The other significant part is to teach with love, which implies having a relationship. “Those relationships begin with teachers who are willing to listen, to really understand students and their circumstances, and to have empathy to try to understand their needs,” Webb explained.
Hearts open if a student feels loved by a teacher he or she trusts, Smith said. “Walls of defense can come up sometimes if we teach an ideal that’s not a student’s reality. And something that melts walls of defense is if a student loves and trusts their teachers.”
However, teachers should not feel obliged to agree with everything expressed by a student, parent or society, President Oaks added. “We are not in the business of affirming all beliefs in the marketplace of ideas. We are charged with teaching the truth. But in doing that, we must be very careful that we never recede from our responsibility, given to us by the Savior, to love our neighbors.”
Individuals can live lovingly with those they disagree with, President Oaks said. He also spoke of the importance of communicating so that being loving and accepting is not understood as approval.
He cited the first and great commandment to love God and then the Savior’s teaching, “if you love me, keep my commandments.”
“The fact that we love our neighbors doesn’t mean that we don’t love God first, and keep His commandments first,” President Oaks explained.
When asked how to prioritize the things of greatest value to students, Smith quoted President Henry B. Eyring, second counselor in the First Presidency, who advised, “As you prepare a lesson, look in it for converting principles. A converting principle is one that leads to obedience to the will of God.”
In other words, Smith said, the things that are of greatest value to students will connect them to Heavenly Father and Jesus Christ in personal, profound ways.
“We need to teach those things that will help a student feel and understand gospel truths, but especially truths regarding the reality of Jesus Christ, and His atonement and resurrection, and help them feel that in practical ways, Jesus Christ has the power to heal and help and comfort and cleanse them,” Smith said.
How can teachers help students prioritize what matter most in their own lives? In a recent general conference, President Oaks asked, “Where will this lead?” Smith advised teachers to “think of that question in the context of, ‘is this leading me closer to Heavenly Father and Jesus Christ? Is this leading me to fulfill my divine identity or purpose?’”
That can provide a powerful filter, for students or anyone, to think about where they spend their time or what they watch or listen to. Students can ask themselves, “will it lead me closer to Heavenly Father?” Smith said.
President Oaks, Webb and Smith also advised teachers to teach principles, not rules.
This is important in classrooms where students have different views and perceptions, Webb said. Instead of teaching application, teach the gospel principle.
Go to the premise, teach the Plan of Salvation, teach the doctrine of Christ, teach the principles of the gospel, and allow for personal application with the help of the Holy Ghost, Webb said.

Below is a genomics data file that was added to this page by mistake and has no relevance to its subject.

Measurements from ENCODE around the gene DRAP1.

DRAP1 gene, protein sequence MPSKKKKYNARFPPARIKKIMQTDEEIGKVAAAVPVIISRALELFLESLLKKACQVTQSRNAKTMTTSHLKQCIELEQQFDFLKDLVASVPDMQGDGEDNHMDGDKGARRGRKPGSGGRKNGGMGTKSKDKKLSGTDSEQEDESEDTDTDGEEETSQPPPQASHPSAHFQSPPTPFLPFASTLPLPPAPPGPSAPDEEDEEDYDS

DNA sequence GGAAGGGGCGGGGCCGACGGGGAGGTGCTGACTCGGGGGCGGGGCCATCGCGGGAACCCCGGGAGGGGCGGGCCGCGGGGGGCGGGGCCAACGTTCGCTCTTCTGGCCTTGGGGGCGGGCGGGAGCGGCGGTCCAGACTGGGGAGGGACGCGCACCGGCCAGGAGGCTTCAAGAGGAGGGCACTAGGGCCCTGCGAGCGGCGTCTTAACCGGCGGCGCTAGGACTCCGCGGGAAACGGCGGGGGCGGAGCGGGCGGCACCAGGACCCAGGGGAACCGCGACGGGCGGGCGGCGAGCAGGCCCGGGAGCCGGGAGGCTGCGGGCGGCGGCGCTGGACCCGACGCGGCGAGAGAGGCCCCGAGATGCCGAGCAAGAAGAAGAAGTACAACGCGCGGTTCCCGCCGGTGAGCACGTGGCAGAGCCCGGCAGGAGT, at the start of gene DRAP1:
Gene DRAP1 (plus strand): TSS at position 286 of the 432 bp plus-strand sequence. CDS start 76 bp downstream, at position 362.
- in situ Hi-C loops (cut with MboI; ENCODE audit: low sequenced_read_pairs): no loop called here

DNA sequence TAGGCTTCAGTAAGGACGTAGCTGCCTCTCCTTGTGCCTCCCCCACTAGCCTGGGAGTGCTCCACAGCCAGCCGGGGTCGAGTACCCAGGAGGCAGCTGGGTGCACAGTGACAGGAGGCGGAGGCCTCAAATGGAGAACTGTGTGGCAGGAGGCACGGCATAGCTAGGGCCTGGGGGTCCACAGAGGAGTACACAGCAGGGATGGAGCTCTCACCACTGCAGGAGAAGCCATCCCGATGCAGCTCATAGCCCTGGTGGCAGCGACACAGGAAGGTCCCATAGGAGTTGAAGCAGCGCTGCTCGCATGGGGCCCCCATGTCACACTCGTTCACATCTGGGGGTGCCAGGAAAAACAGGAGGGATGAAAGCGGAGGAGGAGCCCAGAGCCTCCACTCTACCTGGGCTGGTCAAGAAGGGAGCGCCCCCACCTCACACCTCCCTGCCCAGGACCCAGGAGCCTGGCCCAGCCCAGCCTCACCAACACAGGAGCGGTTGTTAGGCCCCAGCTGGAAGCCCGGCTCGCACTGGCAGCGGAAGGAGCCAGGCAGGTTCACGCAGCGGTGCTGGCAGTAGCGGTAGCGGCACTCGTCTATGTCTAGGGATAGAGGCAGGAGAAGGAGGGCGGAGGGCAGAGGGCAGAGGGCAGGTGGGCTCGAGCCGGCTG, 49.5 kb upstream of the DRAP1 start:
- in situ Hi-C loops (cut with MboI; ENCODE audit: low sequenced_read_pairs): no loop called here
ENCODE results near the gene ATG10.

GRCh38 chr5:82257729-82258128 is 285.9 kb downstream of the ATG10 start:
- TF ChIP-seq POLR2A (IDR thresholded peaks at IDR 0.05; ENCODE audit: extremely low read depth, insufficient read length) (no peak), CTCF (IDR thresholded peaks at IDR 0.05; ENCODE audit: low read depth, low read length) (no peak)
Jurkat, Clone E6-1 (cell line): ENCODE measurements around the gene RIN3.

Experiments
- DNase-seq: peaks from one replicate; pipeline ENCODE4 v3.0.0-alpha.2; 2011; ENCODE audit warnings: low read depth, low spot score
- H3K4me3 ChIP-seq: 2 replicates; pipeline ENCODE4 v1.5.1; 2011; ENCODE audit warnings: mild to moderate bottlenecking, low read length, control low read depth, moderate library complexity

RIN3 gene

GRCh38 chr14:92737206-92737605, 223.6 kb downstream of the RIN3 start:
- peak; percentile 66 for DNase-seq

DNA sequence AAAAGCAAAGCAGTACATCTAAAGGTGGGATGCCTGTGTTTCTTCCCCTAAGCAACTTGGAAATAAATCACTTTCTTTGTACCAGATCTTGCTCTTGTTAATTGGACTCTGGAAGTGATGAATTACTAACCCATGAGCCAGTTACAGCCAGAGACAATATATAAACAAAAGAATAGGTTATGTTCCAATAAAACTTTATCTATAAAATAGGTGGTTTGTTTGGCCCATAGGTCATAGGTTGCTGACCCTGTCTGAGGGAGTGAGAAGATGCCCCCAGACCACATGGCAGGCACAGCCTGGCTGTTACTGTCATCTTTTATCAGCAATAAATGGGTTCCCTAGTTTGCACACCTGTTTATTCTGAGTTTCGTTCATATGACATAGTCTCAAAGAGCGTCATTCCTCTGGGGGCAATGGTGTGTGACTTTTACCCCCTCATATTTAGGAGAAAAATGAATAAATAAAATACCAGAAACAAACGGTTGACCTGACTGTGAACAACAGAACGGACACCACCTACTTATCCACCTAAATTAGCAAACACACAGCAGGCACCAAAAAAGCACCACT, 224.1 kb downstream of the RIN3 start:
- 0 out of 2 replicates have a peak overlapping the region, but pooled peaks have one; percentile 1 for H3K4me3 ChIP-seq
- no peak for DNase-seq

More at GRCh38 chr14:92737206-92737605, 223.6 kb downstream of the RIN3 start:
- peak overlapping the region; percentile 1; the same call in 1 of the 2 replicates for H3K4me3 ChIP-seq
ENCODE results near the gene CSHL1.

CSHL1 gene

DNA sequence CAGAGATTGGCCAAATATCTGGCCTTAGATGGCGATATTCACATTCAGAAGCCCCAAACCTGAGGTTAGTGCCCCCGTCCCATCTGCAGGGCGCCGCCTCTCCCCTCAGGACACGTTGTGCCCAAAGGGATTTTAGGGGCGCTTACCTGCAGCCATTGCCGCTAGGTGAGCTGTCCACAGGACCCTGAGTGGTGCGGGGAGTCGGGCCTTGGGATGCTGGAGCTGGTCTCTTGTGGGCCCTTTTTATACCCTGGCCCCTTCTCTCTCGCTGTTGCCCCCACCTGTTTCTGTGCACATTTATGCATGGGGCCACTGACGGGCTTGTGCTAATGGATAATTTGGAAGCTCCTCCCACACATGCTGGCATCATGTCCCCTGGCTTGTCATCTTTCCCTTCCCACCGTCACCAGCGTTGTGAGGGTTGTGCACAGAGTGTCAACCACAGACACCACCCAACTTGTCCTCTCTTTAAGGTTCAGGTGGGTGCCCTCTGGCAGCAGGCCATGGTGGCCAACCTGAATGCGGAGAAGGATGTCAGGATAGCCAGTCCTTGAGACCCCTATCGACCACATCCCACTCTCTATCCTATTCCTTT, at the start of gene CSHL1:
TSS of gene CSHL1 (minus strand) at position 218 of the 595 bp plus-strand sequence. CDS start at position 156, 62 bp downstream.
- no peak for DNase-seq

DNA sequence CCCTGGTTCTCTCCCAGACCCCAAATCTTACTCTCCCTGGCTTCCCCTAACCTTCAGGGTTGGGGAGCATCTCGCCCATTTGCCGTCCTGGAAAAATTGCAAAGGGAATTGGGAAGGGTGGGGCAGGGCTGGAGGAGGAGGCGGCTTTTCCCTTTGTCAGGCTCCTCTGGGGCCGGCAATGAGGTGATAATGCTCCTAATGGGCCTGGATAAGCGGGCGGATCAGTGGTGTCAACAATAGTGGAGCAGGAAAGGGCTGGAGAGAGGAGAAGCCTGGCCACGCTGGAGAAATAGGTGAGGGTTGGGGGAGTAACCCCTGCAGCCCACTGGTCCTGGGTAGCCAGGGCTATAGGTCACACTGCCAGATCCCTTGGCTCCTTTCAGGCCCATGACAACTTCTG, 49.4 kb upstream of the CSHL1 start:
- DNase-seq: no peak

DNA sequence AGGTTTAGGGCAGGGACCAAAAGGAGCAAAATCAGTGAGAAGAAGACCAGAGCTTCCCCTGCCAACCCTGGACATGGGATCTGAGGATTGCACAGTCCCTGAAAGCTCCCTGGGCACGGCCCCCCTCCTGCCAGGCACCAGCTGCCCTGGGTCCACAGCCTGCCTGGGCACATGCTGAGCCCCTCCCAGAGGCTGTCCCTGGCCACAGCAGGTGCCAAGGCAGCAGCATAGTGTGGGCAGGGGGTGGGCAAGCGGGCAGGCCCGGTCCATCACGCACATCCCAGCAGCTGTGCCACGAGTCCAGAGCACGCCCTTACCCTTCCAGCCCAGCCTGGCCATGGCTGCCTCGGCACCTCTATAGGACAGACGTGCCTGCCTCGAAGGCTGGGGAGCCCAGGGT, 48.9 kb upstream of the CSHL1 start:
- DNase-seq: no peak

A safe place
Noting the many temptations and oppositions faced by youth today, President Oaks quoted 2 Nephi 28:20 which warns that in this time Satan will “rage in the hearts of the children of men and stir them up to anger against that which is good.”
“Everything from road rage, protests and family quarrels seems to have escalated,” President Oaks said. “Your class can serve as a haven of peace and security from this. It can provide a model of civility to resolve your students’ feelings.”
Sister Oaks told teachers their classes can be a safe place. “The principles taught in your classes, especially the testimonies borne there and the Spirit felt there, can nourish and protect your students.”
Sister Oaks then shared the experience of an institute teacher who returned to teaching after a two-year absence. She was shocked upon her return at the constant notifications and texts interrupting student’s attention from thinking and learning in class.
If possible, encourage a conversation with students about the benefits and dangers of phones, Sister Oaks said. “Let the students tell us their concerns and find solutions on their own to the cell phone problem.”
President Oaks encouraged teachers to teach the hope of repentance to their students. “Let them know that repentance is one of the greatest gifts we have. You are responsible to help your students reach their full potential and destiny as children of God.”
The greatest weapon at a teacher’s disposal is found in Alma 31:5, Sister Oaks said. “‘The preaching of the word [of God] had a great tendency to lead the people to do that which was just — yea, it had a more powerful effect upon the minds of the people than the sword’ or I might add, the cell phone. You are teachers of that word, and you have that power and that promise.”
President Oaks promised, “Place the Savior at the center of your teachings of your students and you will have that power. … As you draw closer to Christ, your students will draw closer to you and to Him. Your capacity to teach the truth they need will increase, and your capacity to love them and discern their needs will be magnified.”